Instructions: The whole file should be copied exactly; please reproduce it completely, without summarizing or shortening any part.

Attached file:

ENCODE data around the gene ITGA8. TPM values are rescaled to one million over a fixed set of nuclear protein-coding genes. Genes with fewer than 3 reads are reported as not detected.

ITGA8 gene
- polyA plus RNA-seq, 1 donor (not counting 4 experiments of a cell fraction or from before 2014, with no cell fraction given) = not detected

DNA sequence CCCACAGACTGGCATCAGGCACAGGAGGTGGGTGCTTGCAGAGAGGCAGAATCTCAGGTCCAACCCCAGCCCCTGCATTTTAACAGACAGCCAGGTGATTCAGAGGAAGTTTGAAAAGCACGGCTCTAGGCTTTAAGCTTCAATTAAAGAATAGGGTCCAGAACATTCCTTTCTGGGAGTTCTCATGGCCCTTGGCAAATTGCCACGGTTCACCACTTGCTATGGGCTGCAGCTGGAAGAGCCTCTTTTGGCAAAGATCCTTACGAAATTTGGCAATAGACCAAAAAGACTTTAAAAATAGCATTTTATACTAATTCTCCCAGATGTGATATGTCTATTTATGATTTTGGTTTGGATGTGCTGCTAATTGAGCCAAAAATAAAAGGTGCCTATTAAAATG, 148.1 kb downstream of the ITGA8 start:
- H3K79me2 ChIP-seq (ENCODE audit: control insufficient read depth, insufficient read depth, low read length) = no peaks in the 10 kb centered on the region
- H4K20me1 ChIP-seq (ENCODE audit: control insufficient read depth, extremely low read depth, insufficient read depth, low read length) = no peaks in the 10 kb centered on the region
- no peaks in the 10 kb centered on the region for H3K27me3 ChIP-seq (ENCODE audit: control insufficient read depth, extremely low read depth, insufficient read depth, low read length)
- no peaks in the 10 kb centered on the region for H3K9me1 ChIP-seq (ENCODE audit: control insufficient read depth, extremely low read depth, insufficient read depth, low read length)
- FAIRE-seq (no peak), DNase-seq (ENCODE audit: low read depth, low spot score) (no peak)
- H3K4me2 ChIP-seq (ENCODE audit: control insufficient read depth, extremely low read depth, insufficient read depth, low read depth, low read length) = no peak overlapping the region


ENCODE data around the gene ITGA8. TPM values are rescaled to one million over a fixed set of nuclear protein-coding genes. Genes with fewer than 3 reads are reported as not detected.

ITGA8 gene
- polyA plus RNA-seq, 1 donor (not counting 4 experiments of a cell fraction or from before 2014, with no cell fraction given) = not detected

DNA sequence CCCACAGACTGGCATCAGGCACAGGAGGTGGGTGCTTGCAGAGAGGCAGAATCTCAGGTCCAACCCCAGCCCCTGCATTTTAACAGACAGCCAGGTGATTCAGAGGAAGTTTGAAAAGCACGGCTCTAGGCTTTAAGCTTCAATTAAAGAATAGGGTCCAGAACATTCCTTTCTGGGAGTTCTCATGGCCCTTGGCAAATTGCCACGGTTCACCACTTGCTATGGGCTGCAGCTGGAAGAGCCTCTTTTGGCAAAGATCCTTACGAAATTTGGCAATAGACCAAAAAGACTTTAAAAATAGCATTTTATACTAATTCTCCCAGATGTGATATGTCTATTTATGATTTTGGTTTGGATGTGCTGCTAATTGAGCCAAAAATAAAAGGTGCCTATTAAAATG, 148.1 kb downstream of the ITGA8 start:
- H3K79me2 ChIP-seq (ENCODE audit: control insufficient read depth, insufficient read depth, low read length) = no peaks in the 10 kb centered on the region
- H4K20me1 ChIP-seq (ENCODE audit: control insufficient read depth, extremely low read depth, insufficient read depth, low read length) = no peaks in the 10 kb centered on the region
- no peaks in the 10 kb centered on the region for H3K27me3 ChIP-seq (ENCODE audit: control insufficient read depth, extremely low read depth, insufficient read depth, low read length)
- no peaks in the 10 kb centered on the region for H3K9me1 ChIP-seq (ENCODE audit: control insufficient read depth, extremely low read depth, insufficient read depth, low read length)
- FAIRE-seq (no peak), DNase-seq (ENCODE audit: low read depth, low spot score) (no peak)
- H3K4me2 ChIP-seq (ENCODE audit: control insufficient read depth, extremely low read depth, insufficient read depth, low read depth, low read length) = no peak overlapping the region